Job satisfaction or employee satisfaction has been defined in many different ways. Some believe it is simply how content an individual is with his or her job, in other words, whether or not they like the job or individual aspects or facets of jobs, such as nature of work or supervision. Others believe it is not so simplistic as this definition suggests and instead that multidimensionalpsychological responses to one's job are involved. Researchers have also noted that job satisfaction measures vary in the extent to which they measure feelings about the job (affective job satisfaction). or cognitions about the job (cognitive job satisfaction). Frederick Herzberg’s two-factor theory (also known as motivator-hygiene theory) attempts to explain satisfaction and motivation in the workplace. This theory states that satisfaction and dissatisfaction are driven by different factors – motivation and hygiene factors, respectively. While Herzberg’s model has stimulated much research, researchers have been unable to reliably empirically prove the model, with Hackman & Oldham2 suggesting that Herzberg's original formulation of the model may have been a methodological artifact. Our survey’s results showed that employees are often satisfied with as little as the possibiltity to tell their employers about what they are dissatisfied with. In their opinion, performance is closely related to workplace satisfaction; the more satisfied employers are, the better they can perform.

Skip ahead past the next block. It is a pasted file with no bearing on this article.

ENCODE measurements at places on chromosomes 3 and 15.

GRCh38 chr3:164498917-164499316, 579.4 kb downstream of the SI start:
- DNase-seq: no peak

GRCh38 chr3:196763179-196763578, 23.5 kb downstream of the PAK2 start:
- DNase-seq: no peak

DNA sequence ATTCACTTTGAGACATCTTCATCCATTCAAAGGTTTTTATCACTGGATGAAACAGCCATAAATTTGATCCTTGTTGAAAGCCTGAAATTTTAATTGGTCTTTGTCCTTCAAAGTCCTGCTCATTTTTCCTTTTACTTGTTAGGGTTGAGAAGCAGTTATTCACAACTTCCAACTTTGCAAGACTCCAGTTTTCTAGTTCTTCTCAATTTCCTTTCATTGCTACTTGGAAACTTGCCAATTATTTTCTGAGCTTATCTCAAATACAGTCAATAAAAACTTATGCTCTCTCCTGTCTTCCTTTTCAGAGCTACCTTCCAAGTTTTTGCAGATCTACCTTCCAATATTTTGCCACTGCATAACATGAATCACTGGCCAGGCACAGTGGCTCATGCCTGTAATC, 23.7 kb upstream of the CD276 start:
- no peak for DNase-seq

Hogyan kell idézni
Juhász, Csilla. 2015. „Az elégedettség és a motiválás Gyakorlati összefüggései = Connection of Satisfaction and Motivation in Practise”. TAYLOR 7 (3-4):215-21. https://ojs.bibl.u-szeged.hu/index.php/taylor/article/view/12963.